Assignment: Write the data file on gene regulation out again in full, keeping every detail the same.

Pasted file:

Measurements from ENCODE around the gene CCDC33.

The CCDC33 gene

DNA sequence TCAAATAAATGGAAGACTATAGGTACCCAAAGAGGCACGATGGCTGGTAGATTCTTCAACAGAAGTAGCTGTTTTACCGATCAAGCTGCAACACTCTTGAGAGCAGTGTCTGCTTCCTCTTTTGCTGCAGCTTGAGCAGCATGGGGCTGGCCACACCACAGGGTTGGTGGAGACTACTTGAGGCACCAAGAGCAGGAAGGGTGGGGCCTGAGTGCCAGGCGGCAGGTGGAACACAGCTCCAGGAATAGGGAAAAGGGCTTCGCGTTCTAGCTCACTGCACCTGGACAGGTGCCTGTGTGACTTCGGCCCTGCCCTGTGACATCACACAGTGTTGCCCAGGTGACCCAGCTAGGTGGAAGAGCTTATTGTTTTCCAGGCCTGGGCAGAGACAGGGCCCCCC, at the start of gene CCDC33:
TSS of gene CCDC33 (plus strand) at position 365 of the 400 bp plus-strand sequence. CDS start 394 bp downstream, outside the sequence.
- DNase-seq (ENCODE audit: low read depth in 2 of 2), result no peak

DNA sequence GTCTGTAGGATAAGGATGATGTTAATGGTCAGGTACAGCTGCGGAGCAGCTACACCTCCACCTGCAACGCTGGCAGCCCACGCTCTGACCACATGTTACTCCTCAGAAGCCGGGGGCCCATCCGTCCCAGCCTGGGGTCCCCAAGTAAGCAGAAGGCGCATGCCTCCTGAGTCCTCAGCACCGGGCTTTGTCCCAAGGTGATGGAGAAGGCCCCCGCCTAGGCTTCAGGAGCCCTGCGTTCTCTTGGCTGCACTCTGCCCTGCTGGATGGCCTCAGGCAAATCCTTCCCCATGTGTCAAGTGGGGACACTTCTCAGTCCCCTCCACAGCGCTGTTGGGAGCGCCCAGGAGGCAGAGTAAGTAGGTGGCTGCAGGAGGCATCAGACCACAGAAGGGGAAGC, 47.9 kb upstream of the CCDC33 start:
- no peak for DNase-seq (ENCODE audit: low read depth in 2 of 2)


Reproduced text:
Measurements from ENCODE around the gene CCDC33.

The CCDC33 gene

DNA sequence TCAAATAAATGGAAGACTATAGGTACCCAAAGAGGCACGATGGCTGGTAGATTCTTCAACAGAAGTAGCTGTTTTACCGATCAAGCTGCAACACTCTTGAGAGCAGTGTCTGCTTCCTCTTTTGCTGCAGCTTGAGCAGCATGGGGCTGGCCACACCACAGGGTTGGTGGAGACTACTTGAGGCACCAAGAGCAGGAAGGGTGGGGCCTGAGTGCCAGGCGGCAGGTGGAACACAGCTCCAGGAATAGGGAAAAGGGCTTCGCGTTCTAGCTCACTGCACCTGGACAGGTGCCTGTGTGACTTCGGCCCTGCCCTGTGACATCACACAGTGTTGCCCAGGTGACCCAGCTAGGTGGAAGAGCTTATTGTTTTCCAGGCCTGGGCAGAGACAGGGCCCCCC, at the start of gene CCDC33:
TSS of gene CCDC33 (plus strand) at position 365 of the 400 bp plus-strand sequence. CDS start 394 bp downstream, outside the sequence.
- DNase-seq (ENCODE audit: low read depth in 2 of 2), result no peak

DNA sequence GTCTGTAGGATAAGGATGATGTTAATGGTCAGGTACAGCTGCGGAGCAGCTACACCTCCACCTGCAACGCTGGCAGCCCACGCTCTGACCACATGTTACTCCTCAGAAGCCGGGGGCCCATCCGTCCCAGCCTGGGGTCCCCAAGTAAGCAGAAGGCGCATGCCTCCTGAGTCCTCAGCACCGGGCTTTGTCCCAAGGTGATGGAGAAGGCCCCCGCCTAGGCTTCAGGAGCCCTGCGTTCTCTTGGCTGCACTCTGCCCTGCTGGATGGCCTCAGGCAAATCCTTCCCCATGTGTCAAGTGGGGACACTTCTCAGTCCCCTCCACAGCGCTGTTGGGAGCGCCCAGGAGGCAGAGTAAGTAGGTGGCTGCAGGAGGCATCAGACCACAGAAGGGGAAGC, 47.9 kb upstream of the CCDC33 start:
- no peak for DNase-seq (ENCODE audit: low read depth in 2 of 2)